International News

  • India-Singapore Double Tax Changes In Force 24th March 2017

    On March 23, India published a notice in its Official Gazette confirming that a third Protocol to the double tax agreement with Singapore has entered into force.

    The protocol is aimed at limiting abuse of the Indo-Singapore tax treaty. It provides India with the right to tax capital gains arising from the alienation of shares acquired on or after April 1, 2017. The protocol provides that in respect of capital gains arising during the transition period from April 1, 2017, to March 31, 2019, the tax rate will be limited to 50 percent of the Indian domestic tax rate (subject to the limitation of benefits clause).

    The protocol provides for a new limitation of benefits clause to ensure that the protocol can only be enjoyed by tax residents with substantive economic activities.

    The protocol was signed on December 30, 2016, and entered into force on February 27, 2017.

  • Trinidad And Tobago Passes FATCA Bill 10th March 2017

    Trinidad and Tobago’s Ministry of Finance has confirmed that a bill to facilitate domestic financial institutions’ compliance with the US Foreign Account Taxpayer Compliance Act (“FATCA”) has been passed by the territory’s parliament.

    FATCA, enacted by the US Congress in 2010, is intended to ensure that the US obtains information on accounts held abroad at foreign financial institutions (FFIs) by US persons. Failure by an FFI to disclose information on their US clients will result in a requirement to withhold 30 percent tax on payments of US-sourced income.

    The territory’s Senate voted unanimously (29 to zero) in favor of the Tax Information Exchange Agreements Bill 2016, also known as the FATCA (Foreign Account Taxpayer Compliance) Bill, with one abstention.

    This follows the passage of the Bill through the House of Representatives on February 23, 2017, where all 39 MPs present on that day voted in favor of the Bill.

    The Ministry of Finance said that, with the passage of this Bill, the country has avoided the adverse consequences of a potential loss of banking business and the imposition of withholding taxes.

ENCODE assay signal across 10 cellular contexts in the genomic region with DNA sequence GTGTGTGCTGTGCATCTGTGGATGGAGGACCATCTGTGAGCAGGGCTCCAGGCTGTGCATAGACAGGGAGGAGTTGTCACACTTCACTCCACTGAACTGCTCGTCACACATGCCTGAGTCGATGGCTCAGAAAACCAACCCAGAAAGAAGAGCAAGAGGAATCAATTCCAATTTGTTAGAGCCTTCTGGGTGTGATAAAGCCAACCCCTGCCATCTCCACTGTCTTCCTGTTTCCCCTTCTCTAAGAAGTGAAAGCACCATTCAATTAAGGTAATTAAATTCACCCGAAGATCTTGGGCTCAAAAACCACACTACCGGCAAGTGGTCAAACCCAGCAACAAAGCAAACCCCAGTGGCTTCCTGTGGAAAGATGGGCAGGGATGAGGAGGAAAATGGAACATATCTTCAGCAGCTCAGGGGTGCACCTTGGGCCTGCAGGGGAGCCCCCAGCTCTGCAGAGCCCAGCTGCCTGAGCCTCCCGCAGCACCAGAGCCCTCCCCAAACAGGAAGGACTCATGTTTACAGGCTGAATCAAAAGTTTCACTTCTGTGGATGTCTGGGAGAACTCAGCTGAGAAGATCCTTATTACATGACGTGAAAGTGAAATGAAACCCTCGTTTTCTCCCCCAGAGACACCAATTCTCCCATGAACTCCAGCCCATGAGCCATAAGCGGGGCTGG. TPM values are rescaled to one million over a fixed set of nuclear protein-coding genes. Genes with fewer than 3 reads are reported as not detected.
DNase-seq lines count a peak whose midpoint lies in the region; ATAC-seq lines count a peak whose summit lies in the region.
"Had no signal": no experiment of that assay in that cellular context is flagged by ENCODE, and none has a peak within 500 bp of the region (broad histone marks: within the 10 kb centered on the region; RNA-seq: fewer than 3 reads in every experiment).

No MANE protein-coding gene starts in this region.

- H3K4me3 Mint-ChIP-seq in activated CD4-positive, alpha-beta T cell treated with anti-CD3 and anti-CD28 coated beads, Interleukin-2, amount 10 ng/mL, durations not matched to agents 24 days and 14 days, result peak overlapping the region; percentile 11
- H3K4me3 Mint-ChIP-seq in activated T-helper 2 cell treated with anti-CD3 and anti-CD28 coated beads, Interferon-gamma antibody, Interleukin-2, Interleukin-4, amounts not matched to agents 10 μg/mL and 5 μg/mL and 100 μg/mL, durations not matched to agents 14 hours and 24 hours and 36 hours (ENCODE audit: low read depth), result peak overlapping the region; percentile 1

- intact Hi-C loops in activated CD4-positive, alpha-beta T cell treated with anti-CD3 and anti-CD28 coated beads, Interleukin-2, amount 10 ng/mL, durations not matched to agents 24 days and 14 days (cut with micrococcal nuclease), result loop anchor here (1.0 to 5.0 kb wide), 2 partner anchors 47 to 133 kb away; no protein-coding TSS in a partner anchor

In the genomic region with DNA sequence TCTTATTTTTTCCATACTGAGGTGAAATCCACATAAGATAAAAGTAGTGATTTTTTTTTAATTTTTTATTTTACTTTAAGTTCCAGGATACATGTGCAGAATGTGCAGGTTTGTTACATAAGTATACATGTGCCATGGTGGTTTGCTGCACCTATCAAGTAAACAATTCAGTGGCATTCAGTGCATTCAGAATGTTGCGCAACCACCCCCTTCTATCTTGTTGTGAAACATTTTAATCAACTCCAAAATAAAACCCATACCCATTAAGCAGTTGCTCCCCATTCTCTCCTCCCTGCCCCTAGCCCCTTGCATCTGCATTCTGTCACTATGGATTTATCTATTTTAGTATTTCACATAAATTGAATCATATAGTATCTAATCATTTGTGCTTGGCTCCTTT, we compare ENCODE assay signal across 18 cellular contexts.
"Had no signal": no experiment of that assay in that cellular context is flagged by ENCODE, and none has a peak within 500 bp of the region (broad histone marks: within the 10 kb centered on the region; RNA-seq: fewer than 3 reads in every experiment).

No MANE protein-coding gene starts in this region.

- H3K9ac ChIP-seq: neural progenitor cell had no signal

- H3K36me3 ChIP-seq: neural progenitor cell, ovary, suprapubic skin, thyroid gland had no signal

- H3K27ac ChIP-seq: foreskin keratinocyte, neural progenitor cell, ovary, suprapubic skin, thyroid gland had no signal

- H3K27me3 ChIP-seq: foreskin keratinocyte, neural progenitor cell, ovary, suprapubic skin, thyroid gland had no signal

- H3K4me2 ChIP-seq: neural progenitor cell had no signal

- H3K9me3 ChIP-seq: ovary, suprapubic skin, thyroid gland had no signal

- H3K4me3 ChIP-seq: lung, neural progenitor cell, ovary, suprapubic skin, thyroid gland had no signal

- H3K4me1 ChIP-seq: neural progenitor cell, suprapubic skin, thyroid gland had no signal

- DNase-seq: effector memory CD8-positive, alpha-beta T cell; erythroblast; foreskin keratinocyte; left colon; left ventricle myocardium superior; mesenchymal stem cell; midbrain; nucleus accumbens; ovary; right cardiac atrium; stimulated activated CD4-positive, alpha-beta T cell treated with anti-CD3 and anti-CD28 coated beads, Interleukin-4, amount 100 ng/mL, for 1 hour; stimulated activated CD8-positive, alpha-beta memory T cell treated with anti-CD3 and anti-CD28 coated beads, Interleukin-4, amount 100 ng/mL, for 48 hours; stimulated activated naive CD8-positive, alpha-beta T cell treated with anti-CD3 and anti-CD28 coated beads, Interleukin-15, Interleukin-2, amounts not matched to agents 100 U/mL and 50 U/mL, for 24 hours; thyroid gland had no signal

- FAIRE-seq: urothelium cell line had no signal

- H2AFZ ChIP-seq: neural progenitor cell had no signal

The Ministry of Finance said it will now work with the Board of Inland Revenue, the Central Bank of Trinidad and Tobago, and all other stakeholders to ensure that all necessary systems are in place to meet the reporting deadline to the US Treasury of September 30, 2017.

    The Ministry also said a post-enactment communications plan has been developed, to ensure the general public is made aware of the requirements of FATCA and its implications for citizens of Trinidad and Tobago.

  • Bermuda Budget Features New Financial Services Tax, Defers GST 3rd March 2017

    Bermuda’s Minister of Finance, Edward Richards, has announced a new Financial Services Tax will be introduced in April 2017.

    The new tax will be payable by banks, local insurance companies, and money services businesses.

    Banks will pay the new tax at a rate of 0.02 percent on their assets, while local insurance companies will pay the tax at a rate of 2.5 percent on gross premiums earned, excluding premiums from health insurance. Money services businesses will pay the tax at a rate of five percent on their aggregated incoming and outgoing transmission volume.

    Other measures announced in the Budget include a move away from the current flat rate of payroll tax. Those earning up to BMD96,000 (USD96,000) a year will see their payroll tax liability fall, while higher earners will pay more. Employment tax on employers will also be amended so that the tax burden falls more on larger companies than on small businesses.

    The implementation of the five percent General Services Tax (GST) has been delayed until April 1, 2018. The GST, which was announced last year, will be levied on turnover from the provision of most services by service providers to the public. Banking, insurance, and money services businesses will be exempt.

    Customs duty has been simplified with a reduction in the number of tariff bands. The top rate of duty has been increased by 1.5 percent to 35 percent. Excise duties on alcohol, tobacco, and petrol have also been increased.

    Land taxes for the coming year remain unchanged, and the previously announced roll-back of non-legislated tax concessions for hotels restaurants and retailers will be completed.

    Certain fees will also increase including annual fees for “investment/holding/trading” permit companies, which will rise from USD1,995 to USD25,000.

    Richards said the Budget measures were intended to broaden the tax base and ease cost-of-living pressures on lower-income earners.